By plink on 2013 09 04, 6:11 pm CDT

Why not just eliminate moving violations altogether? Instead, issue licensed drivers guns that shoot "stupid darts" at other drivers who are not following rules. Have police issue tickets to drivers of all cars with three or more "stupid darts" attached. Seriously, though, will anyone be able to drink at a social. event with rules like this?

By BMF on 2013 09 04, 7:01 pm CDT

There should be ample imperical evidence to show whether lowering the prohibited BAC from 1.0 to 0.8 resulted in fewer alcohol related crashes. I doubt very much that it did nor will lowering the limit to 0.5 have any positive effect on the number of crashes.

The range of effects that alcohol has on different individuals is just too wide for an arbitrarily set limit to insure safe driving. Ultimately it becomes the responsibility of the driver to decide if he or she is too tired, too stressed, too distracted, too drunk or too stoned to drive.

By W.R.T. on 2013 09 04, 9:56 pm CDT

I've never heard a credible claim that most people are seriously impaired at .08, let alone everyone, or seen actual research to back it up. All the original studies were based on a .12 BAC and then the NHTSA research on SFST's were based on a .1 BAC. Around .1 BAC, the conclusions drawn from the research starts to become tortured logic and some of the claims made about people driving with a .08 BAC are absurd.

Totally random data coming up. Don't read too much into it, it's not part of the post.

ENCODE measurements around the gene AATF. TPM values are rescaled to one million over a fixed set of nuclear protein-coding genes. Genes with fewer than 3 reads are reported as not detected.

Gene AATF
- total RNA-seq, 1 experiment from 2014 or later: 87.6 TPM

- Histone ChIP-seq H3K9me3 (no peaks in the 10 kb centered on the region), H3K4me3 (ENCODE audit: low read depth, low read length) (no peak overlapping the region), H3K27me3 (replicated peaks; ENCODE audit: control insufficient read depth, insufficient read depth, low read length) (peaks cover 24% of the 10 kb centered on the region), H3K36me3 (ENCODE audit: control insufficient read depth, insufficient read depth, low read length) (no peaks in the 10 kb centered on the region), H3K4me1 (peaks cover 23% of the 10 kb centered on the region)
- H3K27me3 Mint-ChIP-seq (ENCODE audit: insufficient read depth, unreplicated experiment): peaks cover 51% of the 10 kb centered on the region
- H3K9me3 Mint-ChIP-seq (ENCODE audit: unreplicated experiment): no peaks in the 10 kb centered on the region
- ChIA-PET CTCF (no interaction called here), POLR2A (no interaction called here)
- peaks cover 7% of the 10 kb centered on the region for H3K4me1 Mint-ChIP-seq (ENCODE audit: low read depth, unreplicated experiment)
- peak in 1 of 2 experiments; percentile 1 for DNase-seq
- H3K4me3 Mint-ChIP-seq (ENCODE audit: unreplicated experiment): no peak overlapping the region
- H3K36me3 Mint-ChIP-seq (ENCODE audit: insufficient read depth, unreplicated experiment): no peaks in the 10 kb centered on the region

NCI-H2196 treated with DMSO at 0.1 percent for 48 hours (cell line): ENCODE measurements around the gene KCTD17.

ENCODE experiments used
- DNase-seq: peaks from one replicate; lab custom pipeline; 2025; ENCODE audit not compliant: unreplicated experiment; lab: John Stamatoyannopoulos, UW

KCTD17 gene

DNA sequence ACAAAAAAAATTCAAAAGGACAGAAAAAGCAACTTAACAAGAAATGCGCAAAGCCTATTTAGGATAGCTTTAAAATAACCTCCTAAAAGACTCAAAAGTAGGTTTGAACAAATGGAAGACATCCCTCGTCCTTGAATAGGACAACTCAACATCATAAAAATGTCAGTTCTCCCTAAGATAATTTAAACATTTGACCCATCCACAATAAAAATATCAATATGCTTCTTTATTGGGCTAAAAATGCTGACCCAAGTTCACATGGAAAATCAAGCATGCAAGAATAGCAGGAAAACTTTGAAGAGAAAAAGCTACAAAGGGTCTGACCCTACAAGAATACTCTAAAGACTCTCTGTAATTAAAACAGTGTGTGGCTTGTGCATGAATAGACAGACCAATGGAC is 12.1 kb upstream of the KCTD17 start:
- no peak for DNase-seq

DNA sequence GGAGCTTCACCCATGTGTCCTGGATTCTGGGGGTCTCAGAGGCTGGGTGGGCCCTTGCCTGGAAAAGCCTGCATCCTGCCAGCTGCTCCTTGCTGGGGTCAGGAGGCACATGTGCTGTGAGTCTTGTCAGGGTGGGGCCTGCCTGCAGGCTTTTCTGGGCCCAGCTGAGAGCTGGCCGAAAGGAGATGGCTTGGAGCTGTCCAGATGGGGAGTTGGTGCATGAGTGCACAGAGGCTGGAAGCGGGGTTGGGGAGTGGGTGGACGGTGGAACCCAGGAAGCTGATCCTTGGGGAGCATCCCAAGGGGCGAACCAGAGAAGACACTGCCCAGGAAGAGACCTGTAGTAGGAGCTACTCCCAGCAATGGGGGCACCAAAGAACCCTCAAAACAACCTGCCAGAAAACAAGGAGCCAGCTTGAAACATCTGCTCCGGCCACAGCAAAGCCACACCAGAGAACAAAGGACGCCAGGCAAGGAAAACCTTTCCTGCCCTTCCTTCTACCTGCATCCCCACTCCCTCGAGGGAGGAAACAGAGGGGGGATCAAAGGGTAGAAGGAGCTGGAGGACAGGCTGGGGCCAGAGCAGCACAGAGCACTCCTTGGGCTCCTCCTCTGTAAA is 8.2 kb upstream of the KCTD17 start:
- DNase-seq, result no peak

If people can get a year in prison for driving with a .08 BAC, they should also be able to get a year in prison for driving when they are exhausted. Exhausted drivers exhibit the same behaviors as drunk drivers and the solution to both conditions is the same: sleep it off.

By Joseph Fay on 2013 09 05, 4:12 pm CDT


You're off by a factor of 10. If someone blew a 0.8 that'd be enough to kill anyone.

By OKBankLaw on 2013 09 05, 8:46 pm CDT

@14. OKBankLaw,

You are correct, of course. I stand here red-faced and will be forced to drown my shame in Glenlivet. Thanks for that.

By W.R.T. on 2013 09 06, 5:37 am CDT


The Glenlivet is a fine scotch so I salute your choice.

By OKBankLaw on 2013 09 06, 2:58 pm CDT